August 23, 2015
Sunday, 11:30 p.m.
Letter #397: Duffy Leaves
It’s official: my cellie, Duffy, is leaving this week. He packed up all of his belongings for the bus that will pick him up early Tuesday morning, headed to a prison in California where he’ll finish out his remaining 84 days. He now has less days to serve time than I have months left. (I have 91 months left, for those of you still counting.)
I have known Duffy since we first landed in the same 40-man pod here in Arizona five years ago. He graduated from a Bible class I led back then and really grew in his walk with God. We picked up our friendship a year ago when he was moved back into my 120-man pod here at La Palma. He needed a good cellie, and because he had just a year remaining at the time, I let him move in once my previous cellie, Joe, left.
The past five years, I’ve sought out cellies who are at the tail-end of their time in prison. I like being the encouragement they need as fears and anxiety sets in as well as the listening ear when they want to dream about what they’re going to do once released. (Most prisoners doing longer stretches of time can’t stand to be around this type of inmate, since that freedom moment can seem too far over the horizon for them to feel happy for someone else.)
When inmates get close to being released, the anxiety often leads to irrational behavior that is so common, it has a name: we say that inmate is “short-timing it.” They get angry over trivial matters, worry about factors they cannot change, and talk incessantly about their life after prison. Worse, they act as if they don’t care at all about life in prison or anything that concerns the rest of us, having an “I’m leaving soon anyway” attitude.
Duffy made a concerted effort this past month to change some of his behavior and to be more positive, for which I am grateful, but both of us know that we’ll be better friends once he leaves. I hope to hear from him once he’s out, but I honestly have low expectations. So many good friends of mine parole and never look back. Most of them, though they say they will keep in touch, never do. Another large segment leave prison and write once and only once. And of all my cellies who have paroled, only one, Tom, still writes to me. I really hope that Duffy does well, and I can only hope he lets me in on how he’s doing.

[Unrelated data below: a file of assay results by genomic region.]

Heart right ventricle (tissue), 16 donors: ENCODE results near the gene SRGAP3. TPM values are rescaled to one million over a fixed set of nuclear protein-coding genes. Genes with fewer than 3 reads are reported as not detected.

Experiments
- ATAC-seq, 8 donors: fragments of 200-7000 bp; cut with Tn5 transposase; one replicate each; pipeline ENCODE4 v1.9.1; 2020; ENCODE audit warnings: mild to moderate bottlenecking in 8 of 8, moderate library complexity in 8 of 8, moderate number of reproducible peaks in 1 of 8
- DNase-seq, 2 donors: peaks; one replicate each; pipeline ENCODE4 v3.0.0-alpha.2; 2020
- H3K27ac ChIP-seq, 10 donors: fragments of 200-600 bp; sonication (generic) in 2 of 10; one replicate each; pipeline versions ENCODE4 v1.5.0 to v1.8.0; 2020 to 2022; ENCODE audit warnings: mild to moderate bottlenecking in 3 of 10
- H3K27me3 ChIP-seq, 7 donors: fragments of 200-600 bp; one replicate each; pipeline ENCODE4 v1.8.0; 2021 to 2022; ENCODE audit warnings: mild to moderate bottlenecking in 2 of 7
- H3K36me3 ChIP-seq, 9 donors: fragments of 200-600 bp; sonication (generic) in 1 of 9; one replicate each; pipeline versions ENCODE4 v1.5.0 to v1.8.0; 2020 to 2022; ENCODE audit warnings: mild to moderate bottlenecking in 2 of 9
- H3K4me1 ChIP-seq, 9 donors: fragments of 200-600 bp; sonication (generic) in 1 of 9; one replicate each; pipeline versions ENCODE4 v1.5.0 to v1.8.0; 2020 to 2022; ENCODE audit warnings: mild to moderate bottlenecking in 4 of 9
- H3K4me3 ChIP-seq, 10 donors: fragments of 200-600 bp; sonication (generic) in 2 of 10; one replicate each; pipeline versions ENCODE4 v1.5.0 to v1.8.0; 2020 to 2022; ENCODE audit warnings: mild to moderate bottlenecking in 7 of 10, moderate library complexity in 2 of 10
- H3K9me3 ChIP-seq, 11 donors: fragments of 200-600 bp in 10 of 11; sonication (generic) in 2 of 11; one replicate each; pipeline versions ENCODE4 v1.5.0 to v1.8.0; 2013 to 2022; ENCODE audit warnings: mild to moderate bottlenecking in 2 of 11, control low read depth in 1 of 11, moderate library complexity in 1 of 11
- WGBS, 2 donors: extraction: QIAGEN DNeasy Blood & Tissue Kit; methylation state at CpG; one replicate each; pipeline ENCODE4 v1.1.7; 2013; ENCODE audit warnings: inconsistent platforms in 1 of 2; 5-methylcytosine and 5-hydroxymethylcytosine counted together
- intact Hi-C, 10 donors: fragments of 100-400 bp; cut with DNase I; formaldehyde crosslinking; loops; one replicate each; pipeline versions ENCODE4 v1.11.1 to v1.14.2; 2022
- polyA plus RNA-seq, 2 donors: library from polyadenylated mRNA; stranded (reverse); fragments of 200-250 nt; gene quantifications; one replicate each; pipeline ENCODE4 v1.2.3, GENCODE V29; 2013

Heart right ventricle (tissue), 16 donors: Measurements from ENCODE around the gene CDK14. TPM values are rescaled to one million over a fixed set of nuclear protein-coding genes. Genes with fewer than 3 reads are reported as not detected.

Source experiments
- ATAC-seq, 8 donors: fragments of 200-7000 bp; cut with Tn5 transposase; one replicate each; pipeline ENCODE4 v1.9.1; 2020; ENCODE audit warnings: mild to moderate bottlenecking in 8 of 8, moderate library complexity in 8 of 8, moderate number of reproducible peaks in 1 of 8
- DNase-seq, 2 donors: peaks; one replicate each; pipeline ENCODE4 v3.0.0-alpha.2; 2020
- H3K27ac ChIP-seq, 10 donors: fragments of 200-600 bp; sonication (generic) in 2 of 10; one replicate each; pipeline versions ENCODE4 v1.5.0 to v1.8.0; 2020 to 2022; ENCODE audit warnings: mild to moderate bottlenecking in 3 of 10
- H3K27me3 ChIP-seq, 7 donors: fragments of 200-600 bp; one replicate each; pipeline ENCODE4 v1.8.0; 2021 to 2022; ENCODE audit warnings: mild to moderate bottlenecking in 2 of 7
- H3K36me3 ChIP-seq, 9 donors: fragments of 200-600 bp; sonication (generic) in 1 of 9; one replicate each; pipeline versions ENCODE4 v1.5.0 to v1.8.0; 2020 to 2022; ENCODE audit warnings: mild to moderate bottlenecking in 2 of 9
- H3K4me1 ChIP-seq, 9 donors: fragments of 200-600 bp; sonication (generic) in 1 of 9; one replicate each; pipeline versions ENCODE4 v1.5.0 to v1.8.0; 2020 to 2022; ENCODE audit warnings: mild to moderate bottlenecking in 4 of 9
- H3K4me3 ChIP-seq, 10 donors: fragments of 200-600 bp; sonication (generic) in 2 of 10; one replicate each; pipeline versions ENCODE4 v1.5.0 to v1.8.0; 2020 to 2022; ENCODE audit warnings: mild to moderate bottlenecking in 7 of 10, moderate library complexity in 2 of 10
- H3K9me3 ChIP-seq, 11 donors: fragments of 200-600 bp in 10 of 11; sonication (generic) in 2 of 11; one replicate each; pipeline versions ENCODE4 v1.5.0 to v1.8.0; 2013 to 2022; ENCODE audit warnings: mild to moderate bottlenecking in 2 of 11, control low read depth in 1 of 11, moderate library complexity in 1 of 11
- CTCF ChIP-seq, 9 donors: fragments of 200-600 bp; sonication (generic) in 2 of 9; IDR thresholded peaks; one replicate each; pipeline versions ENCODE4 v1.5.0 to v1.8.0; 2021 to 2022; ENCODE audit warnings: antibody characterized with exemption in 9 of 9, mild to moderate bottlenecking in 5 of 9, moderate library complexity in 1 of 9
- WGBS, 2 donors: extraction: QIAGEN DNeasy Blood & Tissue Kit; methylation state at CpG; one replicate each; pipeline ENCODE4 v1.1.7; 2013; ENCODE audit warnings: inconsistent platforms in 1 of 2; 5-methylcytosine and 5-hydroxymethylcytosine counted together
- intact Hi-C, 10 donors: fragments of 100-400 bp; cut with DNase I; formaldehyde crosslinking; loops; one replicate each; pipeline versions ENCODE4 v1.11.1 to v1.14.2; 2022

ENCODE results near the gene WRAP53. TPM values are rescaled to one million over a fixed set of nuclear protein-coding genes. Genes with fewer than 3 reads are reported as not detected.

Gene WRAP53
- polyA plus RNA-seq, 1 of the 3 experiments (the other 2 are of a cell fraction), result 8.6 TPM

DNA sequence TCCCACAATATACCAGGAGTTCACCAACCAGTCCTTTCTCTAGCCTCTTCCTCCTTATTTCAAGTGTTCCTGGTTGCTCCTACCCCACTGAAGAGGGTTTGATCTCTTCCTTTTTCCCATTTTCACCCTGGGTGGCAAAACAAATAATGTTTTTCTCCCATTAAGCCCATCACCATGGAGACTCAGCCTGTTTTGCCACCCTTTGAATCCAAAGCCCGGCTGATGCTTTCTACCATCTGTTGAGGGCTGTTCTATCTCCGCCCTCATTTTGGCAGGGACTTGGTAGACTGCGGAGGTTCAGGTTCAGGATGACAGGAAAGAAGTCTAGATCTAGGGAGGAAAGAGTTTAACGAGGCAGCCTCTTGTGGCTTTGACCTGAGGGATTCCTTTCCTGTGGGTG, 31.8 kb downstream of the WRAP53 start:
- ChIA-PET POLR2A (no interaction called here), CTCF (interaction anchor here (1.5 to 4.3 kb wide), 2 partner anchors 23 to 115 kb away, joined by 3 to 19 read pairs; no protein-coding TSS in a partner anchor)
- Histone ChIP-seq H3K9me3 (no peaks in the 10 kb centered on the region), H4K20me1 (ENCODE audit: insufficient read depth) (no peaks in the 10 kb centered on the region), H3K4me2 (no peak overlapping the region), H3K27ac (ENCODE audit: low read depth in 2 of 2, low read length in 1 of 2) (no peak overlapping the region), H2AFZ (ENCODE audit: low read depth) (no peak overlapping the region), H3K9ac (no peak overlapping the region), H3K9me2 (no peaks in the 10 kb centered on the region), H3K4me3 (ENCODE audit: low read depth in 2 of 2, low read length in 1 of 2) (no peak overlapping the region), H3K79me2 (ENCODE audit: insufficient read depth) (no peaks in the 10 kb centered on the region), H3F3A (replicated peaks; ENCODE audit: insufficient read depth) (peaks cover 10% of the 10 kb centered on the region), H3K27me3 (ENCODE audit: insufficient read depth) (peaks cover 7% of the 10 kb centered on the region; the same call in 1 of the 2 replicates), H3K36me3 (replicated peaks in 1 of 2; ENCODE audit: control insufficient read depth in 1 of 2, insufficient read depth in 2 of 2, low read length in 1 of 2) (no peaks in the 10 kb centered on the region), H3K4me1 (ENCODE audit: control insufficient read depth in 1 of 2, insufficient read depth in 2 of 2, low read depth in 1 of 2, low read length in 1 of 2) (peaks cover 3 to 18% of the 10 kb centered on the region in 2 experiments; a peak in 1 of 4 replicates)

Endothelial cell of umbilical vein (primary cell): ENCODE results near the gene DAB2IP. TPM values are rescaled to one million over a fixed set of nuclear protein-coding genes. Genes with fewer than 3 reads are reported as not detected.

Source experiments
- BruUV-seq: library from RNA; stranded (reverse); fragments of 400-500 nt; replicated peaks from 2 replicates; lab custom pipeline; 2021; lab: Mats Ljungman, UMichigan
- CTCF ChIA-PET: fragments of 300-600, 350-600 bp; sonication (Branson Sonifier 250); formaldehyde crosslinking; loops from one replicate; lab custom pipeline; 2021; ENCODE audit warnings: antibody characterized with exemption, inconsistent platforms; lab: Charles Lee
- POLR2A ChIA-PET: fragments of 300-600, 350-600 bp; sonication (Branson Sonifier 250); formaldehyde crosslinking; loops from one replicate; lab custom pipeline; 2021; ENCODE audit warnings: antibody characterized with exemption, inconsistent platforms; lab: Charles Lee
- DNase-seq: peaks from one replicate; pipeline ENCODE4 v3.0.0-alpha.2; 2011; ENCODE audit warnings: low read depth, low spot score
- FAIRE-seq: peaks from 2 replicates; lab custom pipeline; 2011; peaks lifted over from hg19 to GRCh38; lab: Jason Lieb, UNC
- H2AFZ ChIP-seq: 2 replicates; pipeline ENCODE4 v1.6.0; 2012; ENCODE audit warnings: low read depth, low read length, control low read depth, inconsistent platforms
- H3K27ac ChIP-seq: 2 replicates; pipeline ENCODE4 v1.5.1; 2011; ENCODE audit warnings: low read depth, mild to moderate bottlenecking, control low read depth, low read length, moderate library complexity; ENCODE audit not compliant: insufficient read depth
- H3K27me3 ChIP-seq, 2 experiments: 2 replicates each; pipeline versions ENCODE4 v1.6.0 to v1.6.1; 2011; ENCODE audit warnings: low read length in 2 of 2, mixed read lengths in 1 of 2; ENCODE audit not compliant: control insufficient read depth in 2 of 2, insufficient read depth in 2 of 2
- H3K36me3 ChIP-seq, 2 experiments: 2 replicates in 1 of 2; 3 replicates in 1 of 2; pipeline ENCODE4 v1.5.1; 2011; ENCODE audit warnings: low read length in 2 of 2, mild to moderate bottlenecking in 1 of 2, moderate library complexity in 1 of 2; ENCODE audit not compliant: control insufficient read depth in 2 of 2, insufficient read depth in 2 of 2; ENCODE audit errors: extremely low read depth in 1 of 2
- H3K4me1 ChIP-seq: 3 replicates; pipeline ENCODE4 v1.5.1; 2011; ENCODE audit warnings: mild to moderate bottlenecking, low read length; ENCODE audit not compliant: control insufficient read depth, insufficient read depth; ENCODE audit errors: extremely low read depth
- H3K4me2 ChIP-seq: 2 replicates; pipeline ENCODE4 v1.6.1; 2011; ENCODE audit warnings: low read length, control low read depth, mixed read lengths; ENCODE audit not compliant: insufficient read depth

My new cellie will be a very calm, studious young man named Andrew who has become a good friend since I moved to this pod nine months ago. He and his good friend, Robbie, were the first two guys I started teaching music to, months before we got our first keyboard. By the time Robbie’s church family sent in our first six keyboards, Andy and Robbie were ready to take on their own students. Now with just over three months of teaching under their belts, they have become an integral part of the music program here.
Andrew has more than six years remaining on his twelve-year sentence, so we hope to stay cellies for quite some time. The latest rumor says that all out-of-state prisoners must be returned to California prisons by the end of 2016, but of course I’d prefer to serve out the rest of my term in a private prison like I’m in now. However, I do not tell God where He should put me; I just thank Him for the many blessings I have at this moment.
Recently, I’ve been meeting regularly with a guy, Richie, who has become a good friend. Mostly a loner, Richie grew up around lots of violence and illegal activities. His father was known to kill whomever crossed him, and Richie is certain that included his father’s own mother who suddenly disappeared. Now sitting on California’s Death Row, Richie’s dad writes to him once a month and is finally taking time to be the father he never was.
Currently, I’ve challenged my friend to go through the incredible book by Rick Warren, “Purpose-Driven Life,” which should help him develop a sense of who God made him to be and what is possible in his life. We’ve been going through the 40-day plan together for a couple of weeks now, and it’s rewarding to see Richie begin to let the truths presented within its pages sink in and take root.
A habitual re-offender, Richie has spent most of his life in concrete and steel buildings around people who don’t care about him. He ranks extremely high on the sociopath spectrum (there is such a thing, yes) with the exception that he can sometimes care about others.
My goal with Richie isn’t to shove religious concepts down his throat or push him to open up to God more. Instead, I’m just trying to help my friend with counsel, advice, and good materials so he has the best opportunity to grow. Of course, I’m growing in the process, as I realize we’re not all that different, and gratefully, we both have our Heavenly Father who never leaves, never changes, and loves unconditionally.